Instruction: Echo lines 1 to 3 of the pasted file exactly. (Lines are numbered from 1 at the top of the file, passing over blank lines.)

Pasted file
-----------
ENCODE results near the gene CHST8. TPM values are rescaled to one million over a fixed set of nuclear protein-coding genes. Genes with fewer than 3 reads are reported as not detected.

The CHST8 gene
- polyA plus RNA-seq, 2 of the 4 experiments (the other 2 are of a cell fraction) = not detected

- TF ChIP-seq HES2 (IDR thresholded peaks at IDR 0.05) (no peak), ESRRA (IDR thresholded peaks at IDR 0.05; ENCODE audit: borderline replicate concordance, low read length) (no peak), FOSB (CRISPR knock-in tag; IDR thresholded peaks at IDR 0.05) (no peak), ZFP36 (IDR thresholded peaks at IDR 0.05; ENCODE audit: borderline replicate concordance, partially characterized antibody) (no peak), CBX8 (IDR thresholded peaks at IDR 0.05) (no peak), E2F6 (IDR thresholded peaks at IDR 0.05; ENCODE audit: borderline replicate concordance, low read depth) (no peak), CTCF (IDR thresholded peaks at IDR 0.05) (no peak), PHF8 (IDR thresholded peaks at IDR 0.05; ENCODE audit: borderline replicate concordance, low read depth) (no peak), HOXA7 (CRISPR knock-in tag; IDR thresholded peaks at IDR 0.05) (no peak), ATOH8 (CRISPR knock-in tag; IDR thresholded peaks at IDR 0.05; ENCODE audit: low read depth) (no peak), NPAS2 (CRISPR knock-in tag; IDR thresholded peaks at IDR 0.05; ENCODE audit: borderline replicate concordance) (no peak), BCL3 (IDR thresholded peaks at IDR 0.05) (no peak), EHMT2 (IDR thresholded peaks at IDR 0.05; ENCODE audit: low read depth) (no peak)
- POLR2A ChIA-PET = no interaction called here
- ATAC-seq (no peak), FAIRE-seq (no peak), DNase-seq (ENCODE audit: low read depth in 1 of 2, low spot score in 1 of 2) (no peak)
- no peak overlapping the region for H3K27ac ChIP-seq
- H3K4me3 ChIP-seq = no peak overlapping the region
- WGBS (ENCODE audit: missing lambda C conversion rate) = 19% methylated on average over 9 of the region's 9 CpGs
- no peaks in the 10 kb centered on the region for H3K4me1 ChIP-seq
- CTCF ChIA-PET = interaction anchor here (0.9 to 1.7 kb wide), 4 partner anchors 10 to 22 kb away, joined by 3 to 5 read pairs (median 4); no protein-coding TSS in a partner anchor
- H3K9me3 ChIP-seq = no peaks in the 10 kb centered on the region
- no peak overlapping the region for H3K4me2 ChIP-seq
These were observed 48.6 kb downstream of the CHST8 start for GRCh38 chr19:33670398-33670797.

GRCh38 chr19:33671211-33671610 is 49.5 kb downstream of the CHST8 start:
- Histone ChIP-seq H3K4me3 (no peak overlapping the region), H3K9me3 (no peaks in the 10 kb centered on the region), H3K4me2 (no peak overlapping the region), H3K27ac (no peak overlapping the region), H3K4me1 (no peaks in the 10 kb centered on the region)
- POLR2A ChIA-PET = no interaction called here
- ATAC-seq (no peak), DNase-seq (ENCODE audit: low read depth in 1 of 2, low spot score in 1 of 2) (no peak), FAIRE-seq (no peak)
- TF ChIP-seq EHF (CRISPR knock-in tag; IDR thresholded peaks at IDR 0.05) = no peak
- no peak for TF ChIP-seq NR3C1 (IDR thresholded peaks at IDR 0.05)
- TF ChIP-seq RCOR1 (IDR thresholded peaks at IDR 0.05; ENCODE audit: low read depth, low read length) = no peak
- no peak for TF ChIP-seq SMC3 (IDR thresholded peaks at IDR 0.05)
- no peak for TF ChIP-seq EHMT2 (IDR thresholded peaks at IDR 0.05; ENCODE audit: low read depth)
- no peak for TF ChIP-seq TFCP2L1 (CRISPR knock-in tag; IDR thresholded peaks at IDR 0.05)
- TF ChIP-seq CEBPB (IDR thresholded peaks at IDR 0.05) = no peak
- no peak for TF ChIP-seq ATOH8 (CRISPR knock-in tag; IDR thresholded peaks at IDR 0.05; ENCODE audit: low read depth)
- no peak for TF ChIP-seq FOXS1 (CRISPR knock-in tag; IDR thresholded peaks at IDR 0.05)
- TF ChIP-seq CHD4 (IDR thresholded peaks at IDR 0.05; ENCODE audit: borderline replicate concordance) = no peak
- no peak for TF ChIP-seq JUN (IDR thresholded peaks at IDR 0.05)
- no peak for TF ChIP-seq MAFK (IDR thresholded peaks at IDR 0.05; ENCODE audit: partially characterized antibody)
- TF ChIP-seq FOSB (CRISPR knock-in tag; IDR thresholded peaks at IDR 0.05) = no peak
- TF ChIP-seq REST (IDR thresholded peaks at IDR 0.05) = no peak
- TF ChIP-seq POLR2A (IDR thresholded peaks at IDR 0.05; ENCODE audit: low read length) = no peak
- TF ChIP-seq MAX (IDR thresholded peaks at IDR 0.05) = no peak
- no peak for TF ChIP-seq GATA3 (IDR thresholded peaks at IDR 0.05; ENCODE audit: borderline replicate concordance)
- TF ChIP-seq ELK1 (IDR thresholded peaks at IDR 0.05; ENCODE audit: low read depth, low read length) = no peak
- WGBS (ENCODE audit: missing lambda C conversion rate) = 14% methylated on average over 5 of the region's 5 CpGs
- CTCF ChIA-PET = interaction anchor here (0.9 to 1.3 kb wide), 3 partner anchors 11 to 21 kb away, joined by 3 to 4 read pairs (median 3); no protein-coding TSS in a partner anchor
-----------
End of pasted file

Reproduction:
ENCODE results near the gene CHST8. TPM values are rescaled to one million over a fixed set of nuclear protein-coding genes. Genes with fewer than 3 reads are reported as not detected.

The CHST8 gene
- polyA plus RNA-seq, 2 of the 4 experiments (the other 2 are of a cell fraction) = not detected